Hi all! I am back from a 10-day vacation — four days in Honduras and six days in Puerto Rico — visiting family and playing tourist at the same time. I didn’t take my computer and didn’t even know what time or day it was most of my time away so it was definitely a vacation.
But I missed you all and am so ready to catch up on MT news!
First of all, I want to send my thoughts and prayers to our beloved tjb22 and her family in Ohio. I was shocked and sad to hear about her son-in-law’s passing after his valiant fight against renal failure. T, please know that you have an entire community here behind you.
Also, I was excited to “see” some new faces on our site. Welcome Abbie and rbt1!
I haven’t gotten a chance to read any news as I completely checked out the entire time I was abroad. But I have lots of photos to share from my trip. First stop: Honduras.
I’ve written about our previous visit to the Copan Ruins, which are worth checking out. This time we stayed with Markos’s cousins in San Pedro Sula, the second largest city in the country.
What hospitality. They had a birthday cake and piñata for Eli, who officially turned 4 there:
Markos’s cousin, Mario, took us to some amazing spots in San Pedro Sula while his wife and children were in school. (Our cousin Elena is a preschool teacher.) First, we rode through the mountains on a motor car:
One caveat: because San Pedro Sula is surrounded by beautiful mountains, the smog is trapped in the city. Normally, I am not an allergy-prone person like my husband, who regularly pops a Claritin pill for congestion. But this time I did find myself having to take the Claritin to keep a runny nose at bay. I have never had to do this anywhere, including San Salvador, Havana, or even Los Angeles, which makes me think the air quality in San Pedro Sula is not that good — or its beautiful greenery just didn’t agree with me.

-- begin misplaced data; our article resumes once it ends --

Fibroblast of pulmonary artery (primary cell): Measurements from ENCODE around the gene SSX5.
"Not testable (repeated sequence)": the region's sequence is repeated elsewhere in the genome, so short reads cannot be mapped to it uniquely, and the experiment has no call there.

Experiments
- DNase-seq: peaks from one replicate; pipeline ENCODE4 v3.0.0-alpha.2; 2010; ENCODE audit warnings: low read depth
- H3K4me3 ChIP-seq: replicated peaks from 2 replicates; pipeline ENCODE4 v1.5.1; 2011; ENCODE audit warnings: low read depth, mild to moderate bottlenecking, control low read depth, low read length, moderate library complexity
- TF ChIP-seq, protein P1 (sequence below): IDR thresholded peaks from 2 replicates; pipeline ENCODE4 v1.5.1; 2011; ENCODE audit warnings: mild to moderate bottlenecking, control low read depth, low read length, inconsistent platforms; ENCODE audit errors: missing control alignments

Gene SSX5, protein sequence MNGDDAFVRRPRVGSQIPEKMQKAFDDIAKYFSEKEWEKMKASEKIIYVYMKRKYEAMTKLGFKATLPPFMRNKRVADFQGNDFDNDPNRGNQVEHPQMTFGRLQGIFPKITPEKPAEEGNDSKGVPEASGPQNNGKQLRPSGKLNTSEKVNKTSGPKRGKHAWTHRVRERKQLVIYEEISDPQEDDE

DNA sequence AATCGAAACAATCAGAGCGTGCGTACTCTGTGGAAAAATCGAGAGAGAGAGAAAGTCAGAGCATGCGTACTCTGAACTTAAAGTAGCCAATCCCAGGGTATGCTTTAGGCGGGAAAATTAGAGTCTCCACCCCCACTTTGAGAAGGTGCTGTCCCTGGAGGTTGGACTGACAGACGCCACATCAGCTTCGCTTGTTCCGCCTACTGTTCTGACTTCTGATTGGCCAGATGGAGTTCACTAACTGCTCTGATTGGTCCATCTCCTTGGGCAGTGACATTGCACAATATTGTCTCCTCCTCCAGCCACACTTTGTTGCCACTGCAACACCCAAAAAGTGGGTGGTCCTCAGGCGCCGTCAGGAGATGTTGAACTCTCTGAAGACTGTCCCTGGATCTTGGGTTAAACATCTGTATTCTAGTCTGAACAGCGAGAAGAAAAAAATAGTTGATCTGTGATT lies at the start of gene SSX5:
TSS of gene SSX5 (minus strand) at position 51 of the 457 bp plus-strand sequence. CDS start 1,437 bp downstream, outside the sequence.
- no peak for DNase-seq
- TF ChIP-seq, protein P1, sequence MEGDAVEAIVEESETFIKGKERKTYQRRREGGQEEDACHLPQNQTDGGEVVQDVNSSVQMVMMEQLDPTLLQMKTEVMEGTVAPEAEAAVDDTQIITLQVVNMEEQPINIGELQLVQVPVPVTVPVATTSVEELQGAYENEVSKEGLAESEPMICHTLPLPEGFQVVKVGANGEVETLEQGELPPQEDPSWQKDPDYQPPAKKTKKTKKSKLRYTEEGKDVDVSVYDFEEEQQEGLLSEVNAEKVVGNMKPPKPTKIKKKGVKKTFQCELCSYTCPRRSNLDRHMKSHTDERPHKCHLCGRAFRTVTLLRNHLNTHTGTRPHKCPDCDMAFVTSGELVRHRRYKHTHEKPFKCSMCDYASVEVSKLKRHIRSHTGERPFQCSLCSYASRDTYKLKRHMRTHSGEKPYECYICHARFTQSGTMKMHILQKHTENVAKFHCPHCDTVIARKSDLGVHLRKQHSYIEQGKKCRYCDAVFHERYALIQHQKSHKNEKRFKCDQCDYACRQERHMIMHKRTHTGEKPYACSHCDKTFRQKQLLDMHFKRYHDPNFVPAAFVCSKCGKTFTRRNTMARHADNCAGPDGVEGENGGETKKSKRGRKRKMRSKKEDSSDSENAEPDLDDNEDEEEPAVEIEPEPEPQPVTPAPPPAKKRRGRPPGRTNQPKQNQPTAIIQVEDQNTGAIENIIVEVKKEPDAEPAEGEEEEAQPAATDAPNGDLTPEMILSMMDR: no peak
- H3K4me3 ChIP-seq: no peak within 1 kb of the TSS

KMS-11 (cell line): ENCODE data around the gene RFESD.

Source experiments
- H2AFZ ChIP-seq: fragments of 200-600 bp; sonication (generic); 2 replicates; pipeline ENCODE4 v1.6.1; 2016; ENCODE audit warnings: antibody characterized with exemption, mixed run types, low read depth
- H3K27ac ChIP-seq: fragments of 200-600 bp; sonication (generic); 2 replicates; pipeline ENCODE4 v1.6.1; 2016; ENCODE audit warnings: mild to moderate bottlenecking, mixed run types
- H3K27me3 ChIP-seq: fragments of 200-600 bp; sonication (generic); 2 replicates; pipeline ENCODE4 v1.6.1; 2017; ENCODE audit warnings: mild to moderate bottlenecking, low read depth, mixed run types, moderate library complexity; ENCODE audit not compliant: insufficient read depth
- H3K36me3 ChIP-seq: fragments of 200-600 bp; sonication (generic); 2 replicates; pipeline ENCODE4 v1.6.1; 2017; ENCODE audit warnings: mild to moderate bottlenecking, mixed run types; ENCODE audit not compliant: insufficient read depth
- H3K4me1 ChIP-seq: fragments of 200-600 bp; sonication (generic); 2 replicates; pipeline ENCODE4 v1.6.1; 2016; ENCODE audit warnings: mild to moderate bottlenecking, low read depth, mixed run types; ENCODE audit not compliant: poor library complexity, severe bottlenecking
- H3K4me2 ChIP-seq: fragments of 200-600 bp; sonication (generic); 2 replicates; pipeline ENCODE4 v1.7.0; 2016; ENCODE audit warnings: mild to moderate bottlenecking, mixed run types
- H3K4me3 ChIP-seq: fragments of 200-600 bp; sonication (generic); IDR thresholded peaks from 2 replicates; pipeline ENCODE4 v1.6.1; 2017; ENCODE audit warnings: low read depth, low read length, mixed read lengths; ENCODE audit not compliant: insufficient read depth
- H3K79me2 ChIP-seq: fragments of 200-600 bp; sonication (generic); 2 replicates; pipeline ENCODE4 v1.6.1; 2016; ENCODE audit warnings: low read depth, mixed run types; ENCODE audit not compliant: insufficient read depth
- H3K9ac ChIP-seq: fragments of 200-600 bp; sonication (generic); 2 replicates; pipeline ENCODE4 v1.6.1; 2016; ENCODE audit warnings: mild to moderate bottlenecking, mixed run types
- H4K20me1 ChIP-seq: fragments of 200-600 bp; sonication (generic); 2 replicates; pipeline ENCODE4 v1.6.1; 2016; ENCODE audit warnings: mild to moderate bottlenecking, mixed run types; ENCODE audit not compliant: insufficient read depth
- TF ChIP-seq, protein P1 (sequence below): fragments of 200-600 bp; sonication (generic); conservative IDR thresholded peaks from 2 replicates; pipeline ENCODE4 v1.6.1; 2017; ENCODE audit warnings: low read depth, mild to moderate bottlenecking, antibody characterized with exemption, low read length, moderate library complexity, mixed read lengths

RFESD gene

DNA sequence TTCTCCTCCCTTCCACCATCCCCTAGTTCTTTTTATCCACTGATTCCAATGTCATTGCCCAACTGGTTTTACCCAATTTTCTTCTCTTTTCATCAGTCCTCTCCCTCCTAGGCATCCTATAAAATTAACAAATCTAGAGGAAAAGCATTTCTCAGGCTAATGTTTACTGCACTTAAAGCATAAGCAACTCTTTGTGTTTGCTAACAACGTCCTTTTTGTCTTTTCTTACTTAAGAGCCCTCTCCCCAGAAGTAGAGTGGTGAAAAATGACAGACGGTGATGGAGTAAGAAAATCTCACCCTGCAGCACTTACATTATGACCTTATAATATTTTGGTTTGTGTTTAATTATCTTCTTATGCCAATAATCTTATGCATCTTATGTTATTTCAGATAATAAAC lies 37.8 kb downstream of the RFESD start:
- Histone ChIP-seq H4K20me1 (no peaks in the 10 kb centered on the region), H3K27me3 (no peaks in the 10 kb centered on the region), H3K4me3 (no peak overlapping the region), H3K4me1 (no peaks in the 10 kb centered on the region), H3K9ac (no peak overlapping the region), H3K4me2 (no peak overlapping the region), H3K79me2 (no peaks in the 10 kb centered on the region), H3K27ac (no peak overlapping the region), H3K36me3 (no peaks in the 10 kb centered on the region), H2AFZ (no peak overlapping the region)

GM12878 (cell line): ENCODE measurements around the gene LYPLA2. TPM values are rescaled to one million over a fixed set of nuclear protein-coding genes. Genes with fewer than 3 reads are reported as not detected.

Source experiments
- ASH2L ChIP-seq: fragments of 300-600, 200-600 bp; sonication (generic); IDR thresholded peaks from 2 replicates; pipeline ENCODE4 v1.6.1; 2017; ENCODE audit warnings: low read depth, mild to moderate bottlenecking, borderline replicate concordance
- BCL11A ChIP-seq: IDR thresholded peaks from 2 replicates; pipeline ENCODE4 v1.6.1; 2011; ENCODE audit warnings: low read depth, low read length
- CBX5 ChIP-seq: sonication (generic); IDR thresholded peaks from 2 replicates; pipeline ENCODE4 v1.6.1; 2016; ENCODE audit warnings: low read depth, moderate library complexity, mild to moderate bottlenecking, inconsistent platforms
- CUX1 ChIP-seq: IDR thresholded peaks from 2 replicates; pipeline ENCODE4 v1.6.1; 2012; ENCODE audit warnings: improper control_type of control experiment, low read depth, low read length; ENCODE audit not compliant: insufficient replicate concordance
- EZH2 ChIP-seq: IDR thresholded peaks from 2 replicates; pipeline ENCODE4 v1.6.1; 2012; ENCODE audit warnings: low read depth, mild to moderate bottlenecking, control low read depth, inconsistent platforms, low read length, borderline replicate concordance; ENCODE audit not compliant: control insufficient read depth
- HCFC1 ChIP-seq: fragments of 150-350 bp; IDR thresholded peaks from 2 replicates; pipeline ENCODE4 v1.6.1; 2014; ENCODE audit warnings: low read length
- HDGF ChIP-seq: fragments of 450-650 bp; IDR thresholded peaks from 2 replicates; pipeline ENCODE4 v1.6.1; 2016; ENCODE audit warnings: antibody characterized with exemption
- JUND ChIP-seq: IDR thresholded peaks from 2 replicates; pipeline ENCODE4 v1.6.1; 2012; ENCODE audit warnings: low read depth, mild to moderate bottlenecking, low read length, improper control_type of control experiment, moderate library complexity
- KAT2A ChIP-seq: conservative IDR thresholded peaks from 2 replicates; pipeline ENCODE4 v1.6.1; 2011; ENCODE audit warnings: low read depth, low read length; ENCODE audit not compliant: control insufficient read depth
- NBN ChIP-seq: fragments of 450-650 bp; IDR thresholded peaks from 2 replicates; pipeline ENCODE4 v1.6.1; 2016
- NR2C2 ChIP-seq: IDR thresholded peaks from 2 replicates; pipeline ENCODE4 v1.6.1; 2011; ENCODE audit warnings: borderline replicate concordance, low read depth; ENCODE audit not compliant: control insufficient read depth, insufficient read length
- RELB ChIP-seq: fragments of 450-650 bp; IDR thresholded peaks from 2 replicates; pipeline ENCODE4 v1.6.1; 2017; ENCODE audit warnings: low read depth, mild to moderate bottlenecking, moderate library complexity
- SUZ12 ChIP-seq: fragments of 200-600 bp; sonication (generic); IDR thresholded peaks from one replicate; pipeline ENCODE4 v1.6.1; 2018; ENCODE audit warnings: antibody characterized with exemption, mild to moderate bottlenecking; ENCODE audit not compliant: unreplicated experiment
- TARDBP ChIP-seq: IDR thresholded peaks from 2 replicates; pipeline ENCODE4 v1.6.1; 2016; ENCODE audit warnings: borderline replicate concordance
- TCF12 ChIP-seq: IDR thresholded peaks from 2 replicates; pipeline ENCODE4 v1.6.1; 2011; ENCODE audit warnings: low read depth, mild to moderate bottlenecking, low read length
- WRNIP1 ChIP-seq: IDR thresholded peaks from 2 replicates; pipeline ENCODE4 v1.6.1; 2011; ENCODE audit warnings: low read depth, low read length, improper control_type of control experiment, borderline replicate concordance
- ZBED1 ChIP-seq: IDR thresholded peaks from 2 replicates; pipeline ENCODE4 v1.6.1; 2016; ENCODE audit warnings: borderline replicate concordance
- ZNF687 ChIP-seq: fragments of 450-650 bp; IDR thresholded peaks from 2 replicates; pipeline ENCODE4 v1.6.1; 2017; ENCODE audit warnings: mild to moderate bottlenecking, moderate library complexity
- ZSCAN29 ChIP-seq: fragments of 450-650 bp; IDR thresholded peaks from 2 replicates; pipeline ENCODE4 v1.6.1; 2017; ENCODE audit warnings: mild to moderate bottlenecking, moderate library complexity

Nonetheless, I enjoyed the views and experienced my first ever behind-the-scenes tour of a zoo at the Zoológico Joya Grande in Santa Cruz de Yojoa, which is approximately 50 miles south of San Pedro Sula:
The zoo, by the way, had a multitude of offerings, including a zipline — canopy en español — and river tour on these “amphibian” car-boats. As a parent, something I always enjoy when I visit Latin America is that children are welcome everywhere, including the canopy. The kids, who were secured by rope like the adults, rode on a worker’s lap.
Also, there seems to be less judgement of parents. No one cares if the kids are in car seats, if they cry, and I feel free to reprimand my children in public — no matter how ugly. After Eli had a meltdown, Markos and I commented on how grateful we were that it took place in Honduras. No one batted an eye.
We selfishly took in more breathtaking views of San Pedro Sula’s mountains from the Museo de Antropolgía e Historia (the Anthropology and History Museum) in San Pedro Sula:
Most of all, we enjoyed each other’s company. After our museum outing, we went to eat at a seafood restaurant by the beach, and were serenaded by a mariachi quartet. My requests? Serenata Huasteca and Lastima que seas ajena. I have Alejandro Fernandez and Vicente Fernandez’s versions respectably on my iPod. Mario requested the song Mujeres Divinas. We sang along, drank and just had a good time. I would absolutely return with the kids.